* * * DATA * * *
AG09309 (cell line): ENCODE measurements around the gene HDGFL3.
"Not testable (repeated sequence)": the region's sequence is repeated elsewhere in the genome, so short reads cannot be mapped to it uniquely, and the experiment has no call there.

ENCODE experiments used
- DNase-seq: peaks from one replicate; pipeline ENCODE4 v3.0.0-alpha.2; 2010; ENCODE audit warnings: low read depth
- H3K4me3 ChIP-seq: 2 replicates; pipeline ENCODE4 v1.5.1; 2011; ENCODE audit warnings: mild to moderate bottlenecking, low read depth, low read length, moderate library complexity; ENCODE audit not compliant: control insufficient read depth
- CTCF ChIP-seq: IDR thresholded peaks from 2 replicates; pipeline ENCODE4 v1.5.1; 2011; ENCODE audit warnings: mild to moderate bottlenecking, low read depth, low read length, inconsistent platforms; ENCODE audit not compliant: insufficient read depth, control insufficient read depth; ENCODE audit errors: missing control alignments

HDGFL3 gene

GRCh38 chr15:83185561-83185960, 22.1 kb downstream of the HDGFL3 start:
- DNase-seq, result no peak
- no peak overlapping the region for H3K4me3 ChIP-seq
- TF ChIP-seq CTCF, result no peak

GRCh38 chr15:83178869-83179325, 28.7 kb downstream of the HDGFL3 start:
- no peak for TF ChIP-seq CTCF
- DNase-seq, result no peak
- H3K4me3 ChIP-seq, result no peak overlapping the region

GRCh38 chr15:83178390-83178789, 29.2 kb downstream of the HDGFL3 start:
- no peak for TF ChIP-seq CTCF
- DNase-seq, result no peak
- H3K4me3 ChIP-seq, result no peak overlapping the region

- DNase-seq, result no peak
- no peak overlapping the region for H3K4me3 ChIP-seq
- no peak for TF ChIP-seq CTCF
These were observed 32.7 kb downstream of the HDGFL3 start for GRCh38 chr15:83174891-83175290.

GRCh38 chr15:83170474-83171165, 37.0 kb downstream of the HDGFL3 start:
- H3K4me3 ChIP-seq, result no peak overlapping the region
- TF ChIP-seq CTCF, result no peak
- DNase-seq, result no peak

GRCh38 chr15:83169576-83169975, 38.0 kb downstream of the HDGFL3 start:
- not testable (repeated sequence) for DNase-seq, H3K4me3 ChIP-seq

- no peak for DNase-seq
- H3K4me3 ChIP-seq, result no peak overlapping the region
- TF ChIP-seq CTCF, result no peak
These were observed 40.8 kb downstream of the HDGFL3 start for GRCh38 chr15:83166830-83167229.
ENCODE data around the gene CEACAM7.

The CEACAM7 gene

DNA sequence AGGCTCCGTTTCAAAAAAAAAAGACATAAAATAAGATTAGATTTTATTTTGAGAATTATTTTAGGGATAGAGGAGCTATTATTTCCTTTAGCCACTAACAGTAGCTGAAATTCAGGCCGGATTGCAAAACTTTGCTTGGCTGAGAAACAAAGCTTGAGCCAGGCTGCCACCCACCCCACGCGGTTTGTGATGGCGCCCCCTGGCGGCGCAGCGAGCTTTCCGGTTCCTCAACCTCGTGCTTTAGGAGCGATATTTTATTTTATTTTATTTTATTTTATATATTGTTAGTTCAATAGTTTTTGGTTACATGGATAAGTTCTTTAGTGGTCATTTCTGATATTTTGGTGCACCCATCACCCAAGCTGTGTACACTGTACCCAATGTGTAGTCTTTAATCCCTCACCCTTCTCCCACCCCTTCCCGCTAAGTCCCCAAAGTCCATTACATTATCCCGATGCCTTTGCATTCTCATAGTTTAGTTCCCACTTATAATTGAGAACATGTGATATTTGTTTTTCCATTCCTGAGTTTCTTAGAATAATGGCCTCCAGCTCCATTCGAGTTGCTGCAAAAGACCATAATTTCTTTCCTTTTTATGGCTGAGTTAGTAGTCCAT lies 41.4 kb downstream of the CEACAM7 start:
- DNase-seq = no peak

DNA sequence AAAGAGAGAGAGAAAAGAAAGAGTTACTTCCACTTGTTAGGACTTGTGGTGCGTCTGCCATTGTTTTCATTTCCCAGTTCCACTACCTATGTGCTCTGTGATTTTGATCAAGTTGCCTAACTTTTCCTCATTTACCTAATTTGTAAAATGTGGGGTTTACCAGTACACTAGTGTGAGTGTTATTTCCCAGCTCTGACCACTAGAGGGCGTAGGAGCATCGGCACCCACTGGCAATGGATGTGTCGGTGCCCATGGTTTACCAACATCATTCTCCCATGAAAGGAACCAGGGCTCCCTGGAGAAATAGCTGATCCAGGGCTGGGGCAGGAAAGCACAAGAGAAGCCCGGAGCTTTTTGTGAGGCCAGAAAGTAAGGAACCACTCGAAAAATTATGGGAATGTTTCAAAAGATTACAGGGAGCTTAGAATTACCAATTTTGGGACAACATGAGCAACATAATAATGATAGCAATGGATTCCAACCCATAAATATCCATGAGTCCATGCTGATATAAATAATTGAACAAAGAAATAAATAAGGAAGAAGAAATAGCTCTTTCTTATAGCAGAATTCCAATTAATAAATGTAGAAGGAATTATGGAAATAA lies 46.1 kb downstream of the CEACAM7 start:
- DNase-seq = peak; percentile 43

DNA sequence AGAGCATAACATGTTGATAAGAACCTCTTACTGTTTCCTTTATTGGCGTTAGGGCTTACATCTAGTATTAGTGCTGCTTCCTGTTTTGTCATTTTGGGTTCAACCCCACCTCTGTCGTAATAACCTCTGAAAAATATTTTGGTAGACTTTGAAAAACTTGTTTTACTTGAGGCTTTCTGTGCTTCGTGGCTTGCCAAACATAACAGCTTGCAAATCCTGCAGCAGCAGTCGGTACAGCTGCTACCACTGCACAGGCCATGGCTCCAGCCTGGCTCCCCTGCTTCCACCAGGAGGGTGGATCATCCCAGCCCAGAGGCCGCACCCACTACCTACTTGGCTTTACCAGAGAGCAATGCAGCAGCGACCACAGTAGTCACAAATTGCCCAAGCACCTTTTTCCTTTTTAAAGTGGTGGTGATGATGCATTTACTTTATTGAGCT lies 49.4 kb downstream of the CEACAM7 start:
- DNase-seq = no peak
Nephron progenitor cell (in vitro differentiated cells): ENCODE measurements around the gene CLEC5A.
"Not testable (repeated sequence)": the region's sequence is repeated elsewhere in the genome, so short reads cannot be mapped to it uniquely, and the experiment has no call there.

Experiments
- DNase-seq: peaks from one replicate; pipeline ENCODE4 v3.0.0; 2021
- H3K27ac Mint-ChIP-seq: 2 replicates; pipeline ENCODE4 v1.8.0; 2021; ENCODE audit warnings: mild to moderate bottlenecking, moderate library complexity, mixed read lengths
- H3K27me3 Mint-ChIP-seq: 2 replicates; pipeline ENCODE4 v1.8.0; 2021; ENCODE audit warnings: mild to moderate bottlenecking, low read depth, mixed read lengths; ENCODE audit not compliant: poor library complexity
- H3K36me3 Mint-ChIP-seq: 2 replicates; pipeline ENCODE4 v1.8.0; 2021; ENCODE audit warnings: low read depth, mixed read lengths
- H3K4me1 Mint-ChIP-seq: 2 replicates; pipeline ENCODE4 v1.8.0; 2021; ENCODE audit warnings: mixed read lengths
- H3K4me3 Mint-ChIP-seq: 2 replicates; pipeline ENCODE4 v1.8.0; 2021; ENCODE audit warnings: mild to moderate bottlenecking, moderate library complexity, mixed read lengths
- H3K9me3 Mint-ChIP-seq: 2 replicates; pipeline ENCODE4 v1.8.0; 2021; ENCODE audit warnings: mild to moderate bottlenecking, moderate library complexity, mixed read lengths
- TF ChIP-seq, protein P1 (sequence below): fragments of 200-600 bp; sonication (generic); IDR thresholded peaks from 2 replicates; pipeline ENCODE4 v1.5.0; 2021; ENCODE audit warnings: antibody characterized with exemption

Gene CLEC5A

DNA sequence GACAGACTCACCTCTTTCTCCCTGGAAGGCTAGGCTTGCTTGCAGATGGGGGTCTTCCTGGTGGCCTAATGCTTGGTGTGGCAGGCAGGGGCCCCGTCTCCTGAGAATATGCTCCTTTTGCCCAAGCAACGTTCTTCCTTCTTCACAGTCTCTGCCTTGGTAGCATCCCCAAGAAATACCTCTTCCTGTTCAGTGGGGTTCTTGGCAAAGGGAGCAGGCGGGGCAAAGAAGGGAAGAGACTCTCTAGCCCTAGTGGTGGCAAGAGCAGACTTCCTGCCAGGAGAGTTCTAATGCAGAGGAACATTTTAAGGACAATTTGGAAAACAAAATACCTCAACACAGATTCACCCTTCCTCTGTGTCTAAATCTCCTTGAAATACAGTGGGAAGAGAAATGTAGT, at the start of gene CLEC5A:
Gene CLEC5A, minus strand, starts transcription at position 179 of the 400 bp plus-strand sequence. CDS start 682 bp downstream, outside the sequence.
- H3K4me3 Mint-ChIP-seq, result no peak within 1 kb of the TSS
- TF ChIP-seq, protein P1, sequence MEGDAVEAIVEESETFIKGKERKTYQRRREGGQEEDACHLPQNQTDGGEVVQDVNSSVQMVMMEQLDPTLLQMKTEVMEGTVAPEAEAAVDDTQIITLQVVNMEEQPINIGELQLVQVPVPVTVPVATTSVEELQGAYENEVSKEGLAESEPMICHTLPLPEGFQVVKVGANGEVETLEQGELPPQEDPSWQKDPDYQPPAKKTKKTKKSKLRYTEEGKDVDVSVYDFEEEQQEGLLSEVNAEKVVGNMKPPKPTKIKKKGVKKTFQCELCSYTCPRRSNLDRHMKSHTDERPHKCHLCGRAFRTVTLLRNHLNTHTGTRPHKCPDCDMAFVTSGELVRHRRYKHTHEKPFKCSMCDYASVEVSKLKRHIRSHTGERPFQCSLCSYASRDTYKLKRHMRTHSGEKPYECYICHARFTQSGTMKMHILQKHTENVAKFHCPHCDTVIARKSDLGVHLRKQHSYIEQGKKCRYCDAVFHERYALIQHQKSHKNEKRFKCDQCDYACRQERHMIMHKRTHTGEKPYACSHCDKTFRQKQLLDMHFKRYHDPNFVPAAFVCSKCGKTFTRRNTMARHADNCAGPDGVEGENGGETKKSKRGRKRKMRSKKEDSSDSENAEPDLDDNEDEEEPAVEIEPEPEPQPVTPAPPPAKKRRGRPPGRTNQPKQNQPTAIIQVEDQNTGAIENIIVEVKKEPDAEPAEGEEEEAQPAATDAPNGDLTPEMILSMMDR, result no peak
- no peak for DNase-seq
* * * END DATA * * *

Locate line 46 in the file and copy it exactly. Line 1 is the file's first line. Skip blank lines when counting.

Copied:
- H3K27ac Mint-ChIP-seq: 2 replicates; pipeline ENCODE4 v1.8.0; 2021; ENCODE audit warnings: mild to moderate bottlenecking, moderate library complexity, mixed read lengths